Among the video games created by the company, which distributed MCM, there were some as well known as “Livingstone I guess”, “Cosa Nostra”, “The abbey of crime”, “Goody”, “Mutan Zone”, “Black Sun”, and “ Gonzzalezz ”. The forecasts regarding the sale of their articles were not always fulfilled as they expected; on one of the occasions they took out two games almost at the same time, in one of them they put a lot of faith and in the other not too much, but the first did not have great success and the second was on the charts. They realized that people who played did not like complications, and that simplicity was an important asset. Now they had to maintain the balance between technical quality and commercial aspect.
Another aspect of production was occupied by management programs, among which they made “Ease” for Philips in a PC version for Spain and MSX for Europe, and an accounting program for Banco Exterior. The delimitation between both lines tends to become more and more accentuated and with this objective a department exclusively for games was created. Their expansion was export-oriented, so they attended the software fair organized in the United Kingdom to present their work and, incidentally, draw some conclusions regarding the foreign market and the products that were being sold abroad. They believed that in Spain they could no longer aspire to much more, so they thought to go out and publicize their programs abroad. They noticed how many older people were playing video games; It did not happen like in Spain, that most of the game consumers were children, in fact there were games created exclusively for adults, for computers like Atari, Amiga and some things for PC. That gave them the idea of where the shots would go in the market.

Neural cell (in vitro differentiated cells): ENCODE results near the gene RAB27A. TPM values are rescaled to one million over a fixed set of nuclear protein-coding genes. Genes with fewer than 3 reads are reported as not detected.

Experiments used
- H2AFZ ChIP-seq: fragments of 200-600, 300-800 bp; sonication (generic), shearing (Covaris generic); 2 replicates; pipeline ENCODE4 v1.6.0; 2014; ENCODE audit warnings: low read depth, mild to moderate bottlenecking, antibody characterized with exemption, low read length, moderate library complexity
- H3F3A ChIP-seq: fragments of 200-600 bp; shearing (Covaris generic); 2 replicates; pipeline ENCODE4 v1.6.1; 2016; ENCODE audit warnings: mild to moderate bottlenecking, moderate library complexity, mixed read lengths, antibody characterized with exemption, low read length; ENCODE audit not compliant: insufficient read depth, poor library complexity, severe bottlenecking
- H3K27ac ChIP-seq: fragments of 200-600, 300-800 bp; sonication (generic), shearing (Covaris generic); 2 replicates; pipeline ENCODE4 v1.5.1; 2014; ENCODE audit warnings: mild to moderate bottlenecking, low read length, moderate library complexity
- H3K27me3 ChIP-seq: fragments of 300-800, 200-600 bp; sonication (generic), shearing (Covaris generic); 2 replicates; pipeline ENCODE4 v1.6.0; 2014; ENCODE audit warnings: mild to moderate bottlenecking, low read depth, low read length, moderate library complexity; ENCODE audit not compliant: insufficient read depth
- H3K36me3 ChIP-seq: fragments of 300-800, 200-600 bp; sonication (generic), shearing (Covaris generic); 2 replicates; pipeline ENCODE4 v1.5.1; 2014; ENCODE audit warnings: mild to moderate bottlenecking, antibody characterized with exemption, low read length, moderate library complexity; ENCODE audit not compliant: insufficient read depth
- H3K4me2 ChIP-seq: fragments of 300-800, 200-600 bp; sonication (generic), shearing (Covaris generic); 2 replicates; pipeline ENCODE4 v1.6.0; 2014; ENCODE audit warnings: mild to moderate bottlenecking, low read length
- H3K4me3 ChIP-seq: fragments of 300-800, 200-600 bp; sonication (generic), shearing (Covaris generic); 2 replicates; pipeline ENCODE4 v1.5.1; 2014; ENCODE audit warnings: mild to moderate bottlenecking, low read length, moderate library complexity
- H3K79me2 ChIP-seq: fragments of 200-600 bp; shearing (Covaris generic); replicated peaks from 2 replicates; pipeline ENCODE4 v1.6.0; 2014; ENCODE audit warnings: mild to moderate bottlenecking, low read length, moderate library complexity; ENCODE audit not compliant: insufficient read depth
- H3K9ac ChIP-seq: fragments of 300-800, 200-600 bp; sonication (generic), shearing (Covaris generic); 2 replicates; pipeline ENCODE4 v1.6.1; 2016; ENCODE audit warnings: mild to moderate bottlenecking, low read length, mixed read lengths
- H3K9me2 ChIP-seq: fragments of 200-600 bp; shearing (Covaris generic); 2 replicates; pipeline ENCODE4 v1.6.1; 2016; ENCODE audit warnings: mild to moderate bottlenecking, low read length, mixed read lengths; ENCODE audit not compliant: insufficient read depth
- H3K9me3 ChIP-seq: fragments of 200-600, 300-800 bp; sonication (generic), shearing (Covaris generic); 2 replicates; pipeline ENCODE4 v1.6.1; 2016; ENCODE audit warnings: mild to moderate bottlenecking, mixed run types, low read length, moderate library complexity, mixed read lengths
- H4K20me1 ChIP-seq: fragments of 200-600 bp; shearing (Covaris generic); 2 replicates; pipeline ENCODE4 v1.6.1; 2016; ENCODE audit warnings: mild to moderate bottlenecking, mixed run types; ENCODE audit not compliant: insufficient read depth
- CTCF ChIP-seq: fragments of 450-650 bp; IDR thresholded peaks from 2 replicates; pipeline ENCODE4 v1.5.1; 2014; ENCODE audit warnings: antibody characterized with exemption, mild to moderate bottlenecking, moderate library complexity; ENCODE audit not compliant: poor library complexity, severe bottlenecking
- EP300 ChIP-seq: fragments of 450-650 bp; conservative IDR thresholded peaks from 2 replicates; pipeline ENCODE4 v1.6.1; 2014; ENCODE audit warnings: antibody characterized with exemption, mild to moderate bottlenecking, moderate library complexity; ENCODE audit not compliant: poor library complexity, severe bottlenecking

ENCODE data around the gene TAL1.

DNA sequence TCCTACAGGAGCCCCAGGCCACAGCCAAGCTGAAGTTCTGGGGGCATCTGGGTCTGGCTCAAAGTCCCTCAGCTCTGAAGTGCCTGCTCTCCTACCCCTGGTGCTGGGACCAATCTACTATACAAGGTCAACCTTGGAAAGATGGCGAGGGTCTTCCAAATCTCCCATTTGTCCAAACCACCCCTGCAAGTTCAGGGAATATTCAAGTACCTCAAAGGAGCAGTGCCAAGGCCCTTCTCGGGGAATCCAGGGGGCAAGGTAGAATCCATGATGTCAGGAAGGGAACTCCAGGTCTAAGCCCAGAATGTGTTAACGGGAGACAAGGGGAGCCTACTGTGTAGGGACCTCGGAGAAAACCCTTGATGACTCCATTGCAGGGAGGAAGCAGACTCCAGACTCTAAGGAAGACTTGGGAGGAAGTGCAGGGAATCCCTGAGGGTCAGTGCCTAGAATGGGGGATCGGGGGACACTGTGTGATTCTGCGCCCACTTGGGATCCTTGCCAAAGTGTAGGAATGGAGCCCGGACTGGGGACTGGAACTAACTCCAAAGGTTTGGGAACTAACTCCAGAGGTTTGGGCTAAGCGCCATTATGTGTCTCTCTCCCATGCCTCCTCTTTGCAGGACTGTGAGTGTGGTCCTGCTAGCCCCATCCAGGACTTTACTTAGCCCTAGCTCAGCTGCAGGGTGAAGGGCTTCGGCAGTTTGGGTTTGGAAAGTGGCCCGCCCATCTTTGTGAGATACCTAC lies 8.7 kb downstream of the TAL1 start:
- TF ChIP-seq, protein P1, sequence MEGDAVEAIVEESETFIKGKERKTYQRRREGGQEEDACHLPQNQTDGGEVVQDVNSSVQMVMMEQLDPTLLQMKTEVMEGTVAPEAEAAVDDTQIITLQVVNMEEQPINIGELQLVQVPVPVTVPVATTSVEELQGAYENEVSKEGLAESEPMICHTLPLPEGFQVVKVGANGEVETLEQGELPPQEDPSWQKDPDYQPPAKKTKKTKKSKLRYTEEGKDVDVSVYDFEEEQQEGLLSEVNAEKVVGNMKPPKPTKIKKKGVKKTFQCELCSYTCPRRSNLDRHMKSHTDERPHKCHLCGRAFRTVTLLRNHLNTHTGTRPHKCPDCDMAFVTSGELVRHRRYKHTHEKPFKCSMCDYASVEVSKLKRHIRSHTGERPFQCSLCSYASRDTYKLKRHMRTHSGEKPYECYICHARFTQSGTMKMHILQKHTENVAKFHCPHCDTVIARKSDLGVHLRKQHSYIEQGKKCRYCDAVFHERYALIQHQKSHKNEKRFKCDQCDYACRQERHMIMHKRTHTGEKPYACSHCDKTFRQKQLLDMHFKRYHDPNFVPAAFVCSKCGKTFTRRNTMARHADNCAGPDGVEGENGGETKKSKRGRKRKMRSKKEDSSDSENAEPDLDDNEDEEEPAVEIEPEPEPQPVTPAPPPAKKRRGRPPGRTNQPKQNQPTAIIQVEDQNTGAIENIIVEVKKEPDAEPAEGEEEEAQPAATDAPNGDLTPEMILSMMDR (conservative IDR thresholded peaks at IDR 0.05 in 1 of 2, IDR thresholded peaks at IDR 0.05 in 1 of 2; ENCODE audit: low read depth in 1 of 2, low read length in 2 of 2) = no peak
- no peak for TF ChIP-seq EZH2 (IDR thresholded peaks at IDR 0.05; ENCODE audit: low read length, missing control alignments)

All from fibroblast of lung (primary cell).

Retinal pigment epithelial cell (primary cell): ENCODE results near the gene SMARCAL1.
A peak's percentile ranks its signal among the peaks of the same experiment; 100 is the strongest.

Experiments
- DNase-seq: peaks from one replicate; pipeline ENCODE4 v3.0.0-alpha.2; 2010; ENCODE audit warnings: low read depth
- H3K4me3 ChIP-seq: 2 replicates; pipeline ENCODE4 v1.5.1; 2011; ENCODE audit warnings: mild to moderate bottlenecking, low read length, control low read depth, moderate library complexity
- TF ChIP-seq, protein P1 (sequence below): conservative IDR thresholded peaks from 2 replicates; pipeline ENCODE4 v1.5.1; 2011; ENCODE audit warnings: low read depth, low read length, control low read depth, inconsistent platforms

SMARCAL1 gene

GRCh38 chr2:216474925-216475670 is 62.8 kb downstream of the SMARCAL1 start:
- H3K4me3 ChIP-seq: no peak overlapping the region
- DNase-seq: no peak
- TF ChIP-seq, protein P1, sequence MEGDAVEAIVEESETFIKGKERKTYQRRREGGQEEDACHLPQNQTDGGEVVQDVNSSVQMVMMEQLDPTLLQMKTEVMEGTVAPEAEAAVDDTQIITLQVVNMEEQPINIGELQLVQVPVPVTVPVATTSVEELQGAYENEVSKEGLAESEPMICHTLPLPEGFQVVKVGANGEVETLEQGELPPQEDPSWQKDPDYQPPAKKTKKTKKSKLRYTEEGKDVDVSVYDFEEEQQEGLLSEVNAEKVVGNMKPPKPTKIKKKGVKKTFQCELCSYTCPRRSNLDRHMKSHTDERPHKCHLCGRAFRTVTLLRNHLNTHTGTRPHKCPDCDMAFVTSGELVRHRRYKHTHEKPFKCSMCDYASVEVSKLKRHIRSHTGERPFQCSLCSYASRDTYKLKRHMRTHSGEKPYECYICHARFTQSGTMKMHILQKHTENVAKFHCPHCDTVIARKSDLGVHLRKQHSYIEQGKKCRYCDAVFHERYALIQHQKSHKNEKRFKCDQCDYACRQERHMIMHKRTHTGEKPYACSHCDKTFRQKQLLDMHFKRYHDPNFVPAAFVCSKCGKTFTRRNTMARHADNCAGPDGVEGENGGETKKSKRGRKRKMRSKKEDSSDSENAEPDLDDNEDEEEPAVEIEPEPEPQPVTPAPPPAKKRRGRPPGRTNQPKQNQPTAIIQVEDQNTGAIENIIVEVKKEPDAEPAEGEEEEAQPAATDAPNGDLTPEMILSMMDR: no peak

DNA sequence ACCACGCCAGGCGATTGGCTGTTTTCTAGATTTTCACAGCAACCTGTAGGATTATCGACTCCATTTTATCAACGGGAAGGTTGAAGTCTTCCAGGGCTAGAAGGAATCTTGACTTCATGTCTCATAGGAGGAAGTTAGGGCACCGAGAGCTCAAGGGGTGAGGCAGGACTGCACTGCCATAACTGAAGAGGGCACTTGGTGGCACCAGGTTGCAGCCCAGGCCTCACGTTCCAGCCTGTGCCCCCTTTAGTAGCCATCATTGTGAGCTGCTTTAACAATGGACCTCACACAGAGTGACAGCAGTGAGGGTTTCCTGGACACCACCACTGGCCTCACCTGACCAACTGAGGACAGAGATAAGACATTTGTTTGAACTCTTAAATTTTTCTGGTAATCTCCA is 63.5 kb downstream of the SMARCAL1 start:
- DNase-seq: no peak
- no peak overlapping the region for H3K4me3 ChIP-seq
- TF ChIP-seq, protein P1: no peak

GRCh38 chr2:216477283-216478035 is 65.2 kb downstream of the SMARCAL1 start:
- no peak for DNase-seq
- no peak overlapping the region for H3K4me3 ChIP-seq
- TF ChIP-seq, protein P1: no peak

In Spain, the situation of Opera seemed to be clear for its components, all agreed that technically they had proven to be the most advanced company, although commercially they still had little experience. In this sense, relations with other companies were based on help and exchange of ideas within a limit, of course; They gave them commercial ideas and they helped them, if they could with technical aspects of the programs, there was no leonine competition and they had never had problems with plagiarism or anything like that. Ernesto Fernández (commercial director), pointed out that another of the characteristics that distinguished Opera was the thematic originality of its games; none resembled the previous one and it was an advantage for the user, because it did not classify them in a specific type of game. Within the projects, in addition to the aforementioned intention of expanding commercial borders to other countries, in the scope of the products themselves they would create expanded versions of the new games. A pack of four of his best games (Las Mission, Cosa Nostra, Livingston I suppose and Goody) was about to come out when the launch of his latest creation “Gonzzalezz” was still hot, a game in which the user becomes a Mexican forcibly insomniac with only one goal: sleep. Maybe the idea came from his own need to take a break. It was a company with great talents that disappeared at the right time.
For Amstrad PCW launched several games that took over the Spanish market, among which we highlight